…but Jesus liked rich people, too.

Clive Christian No. 1 perfume seems to be the world’s most expensive over the counter perfume available starting at just under $2,000.00 USD for a 1 oz. bottle.

We all know the story in John’s gospel (12:1-8) about how Jesus attends a dinner party in Bethany, and afterwards the host, Martha, washes Jesus’ feet with some expensive perfume and then dries them with her hair. For more than a few reasons this was scandalous to those present, especially Judas, who being the materialistic guy he was, knew exactly how much money was being wasted:

“Why was this perfume not sold for three hundred denarii and the money given to the poor?”

Now, a denari is thought to be a typical day’s wage of that time, so the perfume Martha was using amounted to almost a year’s salary for most people. Today, in my very affluent home town, the median income is $74,167 ( I, for one, am the reason why that figure isn’t higher). So no matter how you slice it, this perfume cost a lot of money. A LOT of money.

So if Martha could afford to own perfume that cost that much, she must have been wealthy. Rich. Loaded. And Jesus liked hanging out with her.

Never thought of that before. Maybe I shouldn’t be so hard on ’em myself. Probably just sour grapes.

Still, a $74,000 perfume?! That’s pretty damn excessive. ( A top of the line Porsche Cayman costs that much but at least you can drive it around for a few years.) Maybe dumping it all over Jesus’ feet was more than just a symbolic act of love. Maybe this was also a sign of her repentance – a radical change in her values.

Yet I wonder if the perfume really smelled all that good- if it was worth price. How could it be? And I wonder if maybe Jesus felt a little self-conscious later on, walking home and encountering friends in the street, about his excessively aromatic feet.

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  1. #1 by ric booth on March 31, 2010 - 10:45 am

    Actually, he loved rich people. Mark 10:21, Jesus looked at him and loved him.

  2. #2 by Christian Beyer on March 31, 2010 - 12:56 pm

    Well, I get your point but that’s not my point, Ricaroni. I love some people (perhaps a dear family member or two) but do not relish the idea of hanging out with them. At all.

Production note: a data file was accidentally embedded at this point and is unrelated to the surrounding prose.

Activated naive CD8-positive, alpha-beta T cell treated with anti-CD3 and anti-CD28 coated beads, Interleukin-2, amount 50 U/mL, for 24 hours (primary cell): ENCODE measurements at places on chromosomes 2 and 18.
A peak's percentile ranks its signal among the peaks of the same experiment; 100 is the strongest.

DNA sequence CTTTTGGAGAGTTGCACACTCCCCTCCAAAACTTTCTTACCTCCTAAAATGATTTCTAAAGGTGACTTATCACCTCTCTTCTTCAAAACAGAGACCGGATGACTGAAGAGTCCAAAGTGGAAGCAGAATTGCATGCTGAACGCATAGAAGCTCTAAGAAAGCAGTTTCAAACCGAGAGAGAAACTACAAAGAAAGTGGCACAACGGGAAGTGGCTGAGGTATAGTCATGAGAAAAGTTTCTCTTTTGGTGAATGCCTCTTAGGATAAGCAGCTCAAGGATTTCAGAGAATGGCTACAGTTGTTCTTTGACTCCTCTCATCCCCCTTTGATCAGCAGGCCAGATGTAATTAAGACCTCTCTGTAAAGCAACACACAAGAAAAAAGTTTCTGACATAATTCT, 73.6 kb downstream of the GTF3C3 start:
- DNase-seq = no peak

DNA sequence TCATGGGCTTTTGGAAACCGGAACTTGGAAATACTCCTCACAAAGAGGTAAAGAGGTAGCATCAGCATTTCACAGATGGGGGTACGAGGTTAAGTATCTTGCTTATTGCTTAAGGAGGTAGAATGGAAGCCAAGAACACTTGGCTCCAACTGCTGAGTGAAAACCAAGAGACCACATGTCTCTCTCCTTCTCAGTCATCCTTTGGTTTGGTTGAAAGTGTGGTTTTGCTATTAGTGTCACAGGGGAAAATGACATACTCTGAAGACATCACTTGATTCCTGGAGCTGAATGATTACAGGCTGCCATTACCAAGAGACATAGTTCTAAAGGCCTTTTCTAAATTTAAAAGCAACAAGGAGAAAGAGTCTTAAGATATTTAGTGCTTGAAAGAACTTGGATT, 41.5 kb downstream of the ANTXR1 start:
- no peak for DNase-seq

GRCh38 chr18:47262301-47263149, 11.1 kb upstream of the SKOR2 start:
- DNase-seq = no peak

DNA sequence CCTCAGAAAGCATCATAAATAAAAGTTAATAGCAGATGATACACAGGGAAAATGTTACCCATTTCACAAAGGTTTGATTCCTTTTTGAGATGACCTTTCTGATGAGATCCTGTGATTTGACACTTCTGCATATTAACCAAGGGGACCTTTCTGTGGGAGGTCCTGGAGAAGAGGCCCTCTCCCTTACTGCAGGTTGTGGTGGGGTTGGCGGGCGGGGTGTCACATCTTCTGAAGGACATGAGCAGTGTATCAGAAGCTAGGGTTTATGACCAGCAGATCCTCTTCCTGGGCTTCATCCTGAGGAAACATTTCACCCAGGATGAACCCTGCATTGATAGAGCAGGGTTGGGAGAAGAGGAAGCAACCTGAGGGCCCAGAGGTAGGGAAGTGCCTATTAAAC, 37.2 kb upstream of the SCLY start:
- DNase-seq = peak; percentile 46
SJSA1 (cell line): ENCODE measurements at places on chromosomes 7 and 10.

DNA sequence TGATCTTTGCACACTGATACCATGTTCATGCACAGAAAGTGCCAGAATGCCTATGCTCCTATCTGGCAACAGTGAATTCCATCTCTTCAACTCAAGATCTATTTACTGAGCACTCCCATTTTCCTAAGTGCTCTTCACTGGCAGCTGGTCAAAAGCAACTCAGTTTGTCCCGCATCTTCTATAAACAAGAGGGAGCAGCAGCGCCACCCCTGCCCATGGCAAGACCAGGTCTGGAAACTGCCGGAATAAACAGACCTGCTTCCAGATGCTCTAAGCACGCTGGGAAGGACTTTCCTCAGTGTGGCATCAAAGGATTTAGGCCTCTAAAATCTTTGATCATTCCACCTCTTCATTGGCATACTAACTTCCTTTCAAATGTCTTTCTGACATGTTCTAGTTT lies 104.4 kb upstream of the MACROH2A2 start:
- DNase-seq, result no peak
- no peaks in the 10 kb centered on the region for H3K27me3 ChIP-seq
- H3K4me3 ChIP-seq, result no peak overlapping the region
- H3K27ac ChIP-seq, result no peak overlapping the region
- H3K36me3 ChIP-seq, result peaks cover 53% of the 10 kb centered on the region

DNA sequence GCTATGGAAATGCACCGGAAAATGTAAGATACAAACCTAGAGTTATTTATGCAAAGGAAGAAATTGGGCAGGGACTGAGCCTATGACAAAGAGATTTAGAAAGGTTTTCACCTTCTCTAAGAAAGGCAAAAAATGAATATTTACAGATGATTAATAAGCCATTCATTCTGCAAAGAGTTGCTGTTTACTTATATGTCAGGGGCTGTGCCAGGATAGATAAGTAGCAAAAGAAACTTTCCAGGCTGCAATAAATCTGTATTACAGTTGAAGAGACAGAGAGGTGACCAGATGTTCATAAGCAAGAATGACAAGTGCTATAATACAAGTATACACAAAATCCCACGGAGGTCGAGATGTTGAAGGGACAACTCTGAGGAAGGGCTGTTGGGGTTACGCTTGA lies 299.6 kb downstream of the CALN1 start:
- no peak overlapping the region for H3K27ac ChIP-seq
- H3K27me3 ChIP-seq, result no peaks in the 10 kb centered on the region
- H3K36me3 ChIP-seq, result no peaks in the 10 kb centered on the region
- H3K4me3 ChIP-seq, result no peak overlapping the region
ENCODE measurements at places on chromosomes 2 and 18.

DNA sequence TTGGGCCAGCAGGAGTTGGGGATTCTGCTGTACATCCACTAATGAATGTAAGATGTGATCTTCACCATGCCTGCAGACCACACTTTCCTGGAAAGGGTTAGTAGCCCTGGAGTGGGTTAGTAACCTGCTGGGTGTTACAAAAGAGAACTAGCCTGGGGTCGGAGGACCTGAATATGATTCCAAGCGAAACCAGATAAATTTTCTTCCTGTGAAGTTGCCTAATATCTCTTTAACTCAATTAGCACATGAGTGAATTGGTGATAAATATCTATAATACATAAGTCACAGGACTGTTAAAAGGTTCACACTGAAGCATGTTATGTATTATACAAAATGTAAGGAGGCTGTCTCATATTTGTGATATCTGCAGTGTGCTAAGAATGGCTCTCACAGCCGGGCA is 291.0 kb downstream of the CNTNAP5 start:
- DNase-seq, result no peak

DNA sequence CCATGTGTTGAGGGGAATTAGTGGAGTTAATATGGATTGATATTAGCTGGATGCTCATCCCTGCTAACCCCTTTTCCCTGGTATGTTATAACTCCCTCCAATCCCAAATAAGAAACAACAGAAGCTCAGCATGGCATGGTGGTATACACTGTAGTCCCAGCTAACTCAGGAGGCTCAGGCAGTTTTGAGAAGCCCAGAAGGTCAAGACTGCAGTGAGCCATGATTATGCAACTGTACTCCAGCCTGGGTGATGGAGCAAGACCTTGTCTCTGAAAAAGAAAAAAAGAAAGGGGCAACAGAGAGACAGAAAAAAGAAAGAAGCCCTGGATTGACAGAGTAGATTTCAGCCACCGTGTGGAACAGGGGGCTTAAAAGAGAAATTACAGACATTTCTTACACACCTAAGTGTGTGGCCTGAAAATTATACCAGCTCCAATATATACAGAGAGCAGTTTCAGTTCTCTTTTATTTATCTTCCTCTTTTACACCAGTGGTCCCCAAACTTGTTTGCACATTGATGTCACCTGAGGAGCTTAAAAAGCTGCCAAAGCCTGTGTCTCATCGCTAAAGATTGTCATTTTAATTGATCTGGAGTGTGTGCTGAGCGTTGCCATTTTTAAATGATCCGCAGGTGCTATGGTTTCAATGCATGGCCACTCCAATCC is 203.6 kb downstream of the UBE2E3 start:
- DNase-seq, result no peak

3. #3 by ric booth on March 31, 2010 - 1:23 pm

    but to you point, he was much more patient, caring, and loving towards some rich folk than, say some of us modern-day Christians … we still despise the sinner more than the sin (like materialism).

  4. #4 by Christian Beyer on March 31, 2010 - 2:11 pm

    Which tends to point out our own sins, such as in my case: envy and jealousy topped off with a healthy serving of self-righteousness. “I have seen the Pharisee and it is me”.

  5. #5 by ric booth on March 31, 2010 - 2:27 pm

    oh good, that saves me from having to point that out to you (in a Matthew 18 kinda-way of course).

    kidding. chill. the pot can’t call the kettle black. except in jest.

  6. #6 by Jonathan on April 2, 2010 - 4:57 pm

    I like your language of repentance and ‘radical change’. It’s interesting to think (and see so clearly in this story) that often it is in the very act of repentance that we are transformed. It can’t merely be a ‘symbol’, for had she only intended to repent and offer the perfume but never actually done it, her position would probably be different. In the reorientation of values and such radical changes, lifestyle paradigm shifts are inseparable from specific acts of servanthood and submission – and these acts are a part (and a necessary part) of the transformation itself.

    Thanks for your post.

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